Susan's Thursday morning note February 28, 2008 Susan's Writing on "How I choose what to read" and "How I find time to read" The Secret Garden by Frances Burnett - moving from intense grief into next "movement of our song" - next part of life story
I highly encourage you all to try to read to the end today – I think you’ll really get a lot for either yourself or your friends from what I wrote about!! I don’t know how to make it shorter!! (smile)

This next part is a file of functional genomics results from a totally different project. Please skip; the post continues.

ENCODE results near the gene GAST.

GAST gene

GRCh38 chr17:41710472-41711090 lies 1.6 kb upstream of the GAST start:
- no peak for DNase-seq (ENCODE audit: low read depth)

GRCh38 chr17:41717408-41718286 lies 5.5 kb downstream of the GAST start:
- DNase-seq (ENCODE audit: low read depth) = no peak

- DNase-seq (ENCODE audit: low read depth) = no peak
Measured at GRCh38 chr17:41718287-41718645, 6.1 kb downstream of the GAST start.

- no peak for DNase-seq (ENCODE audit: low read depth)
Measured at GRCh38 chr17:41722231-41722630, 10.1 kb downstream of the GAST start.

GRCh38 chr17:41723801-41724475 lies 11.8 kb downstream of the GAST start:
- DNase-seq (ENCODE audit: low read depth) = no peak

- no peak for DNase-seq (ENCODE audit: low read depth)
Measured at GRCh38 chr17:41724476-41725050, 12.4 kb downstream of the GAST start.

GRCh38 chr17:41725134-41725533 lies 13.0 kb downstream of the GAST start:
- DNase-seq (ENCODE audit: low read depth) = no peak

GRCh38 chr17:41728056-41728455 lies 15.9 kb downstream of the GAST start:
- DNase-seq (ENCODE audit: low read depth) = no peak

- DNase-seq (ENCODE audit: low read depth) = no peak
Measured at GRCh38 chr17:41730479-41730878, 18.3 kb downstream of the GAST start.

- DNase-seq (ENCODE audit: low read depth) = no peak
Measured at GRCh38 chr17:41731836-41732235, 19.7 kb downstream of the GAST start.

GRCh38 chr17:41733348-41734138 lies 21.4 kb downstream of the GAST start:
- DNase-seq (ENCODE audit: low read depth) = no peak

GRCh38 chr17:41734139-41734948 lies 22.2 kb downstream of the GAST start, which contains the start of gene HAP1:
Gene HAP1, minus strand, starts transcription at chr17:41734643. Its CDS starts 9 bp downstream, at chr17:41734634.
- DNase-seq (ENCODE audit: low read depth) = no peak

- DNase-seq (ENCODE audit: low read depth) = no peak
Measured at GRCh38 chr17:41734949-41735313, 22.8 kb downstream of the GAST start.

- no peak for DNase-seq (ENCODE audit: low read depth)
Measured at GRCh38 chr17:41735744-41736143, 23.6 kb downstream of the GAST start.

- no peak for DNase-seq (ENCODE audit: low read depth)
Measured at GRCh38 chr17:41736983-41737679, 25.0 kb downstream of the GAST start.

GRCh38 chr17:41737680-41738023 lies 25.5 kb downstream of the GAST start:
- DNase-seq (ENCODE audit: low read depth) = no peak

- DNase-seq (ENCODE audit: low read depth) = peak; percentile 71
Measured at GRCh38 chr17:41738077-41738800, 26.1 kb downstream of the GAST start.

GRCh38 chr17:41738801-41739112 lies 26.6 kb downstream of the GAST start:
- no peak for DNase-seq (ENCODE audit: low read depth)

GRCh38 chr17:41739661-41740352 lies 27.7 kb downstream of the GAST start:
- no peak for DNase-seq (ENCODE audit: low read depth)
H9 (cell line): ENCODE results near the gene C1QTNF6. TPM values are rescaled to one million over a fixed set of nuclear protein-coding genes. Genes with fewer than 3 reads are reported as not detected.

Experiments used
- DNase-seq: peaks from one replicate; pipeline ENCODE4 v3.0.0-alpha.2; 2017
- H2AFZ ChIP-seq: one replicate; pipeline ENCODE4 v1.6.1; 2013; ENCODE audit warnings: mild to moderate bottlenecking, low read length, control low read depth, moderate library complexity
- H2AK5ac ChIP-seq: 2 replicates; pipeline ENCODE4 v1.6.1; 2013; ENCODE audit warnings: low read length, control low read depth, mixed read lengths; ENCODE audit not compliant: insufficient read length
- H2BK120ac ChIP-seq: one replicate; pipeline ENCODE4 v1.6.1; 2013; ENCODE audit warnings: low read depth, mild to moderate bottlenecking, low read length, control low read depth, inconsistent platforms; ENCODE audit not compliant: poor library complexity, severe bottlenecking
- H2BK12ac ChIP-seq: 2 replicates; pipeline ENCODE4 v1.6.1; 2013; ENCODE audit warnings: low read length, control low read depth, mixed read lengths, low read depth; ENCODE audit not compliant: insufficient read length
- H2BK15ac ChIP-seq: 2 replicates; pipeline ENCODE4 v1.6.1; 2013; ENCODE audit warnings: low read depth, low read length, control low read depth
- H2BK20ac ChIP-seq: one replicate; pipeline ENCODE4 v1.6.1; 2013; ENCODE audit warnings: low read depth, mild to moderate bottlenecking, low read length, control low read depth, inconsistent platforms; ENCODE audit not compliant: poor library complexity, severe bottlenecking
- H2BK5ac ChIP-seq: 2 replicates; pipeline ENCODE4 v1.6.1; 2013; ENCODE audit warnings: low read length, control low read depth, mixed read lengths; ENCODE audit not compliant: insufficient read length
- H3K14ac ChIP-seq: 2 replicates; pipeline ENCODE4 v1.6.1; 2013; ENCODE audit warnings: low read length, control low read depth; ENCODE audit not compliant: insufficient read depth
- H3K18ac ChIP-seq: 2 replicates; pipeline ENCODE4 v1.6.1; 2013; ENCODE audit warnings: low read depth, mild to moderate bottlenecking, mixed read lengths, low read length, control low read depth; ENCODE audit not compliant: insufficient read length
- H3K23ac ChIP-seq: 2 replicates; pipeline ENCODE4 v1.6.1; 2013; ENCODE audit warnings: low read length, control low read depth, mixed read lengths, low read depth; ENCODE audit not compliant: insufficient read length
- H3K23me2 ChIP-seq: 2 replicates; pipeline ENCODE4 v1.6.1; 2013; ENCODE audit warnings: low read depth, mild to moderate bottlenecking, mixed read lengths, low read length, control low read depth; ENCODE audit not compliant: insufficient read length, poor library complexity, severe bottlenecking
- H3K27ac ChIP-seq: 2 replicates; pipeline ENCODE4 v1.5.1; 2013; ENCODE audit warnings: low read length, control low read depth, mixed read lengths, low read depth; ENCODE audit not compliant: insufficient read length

Hi all of you!! I can picture you all right now stumbling around your houses waiting for your coffee to brew. This is such a different Thursday morning than last week when I was whining about the extreme cold. What a crazy week. On Tuesday my car door was frozen shut from the ice storm, now it’s going to be in the 50’s today. I think that means SPRING is around the corner!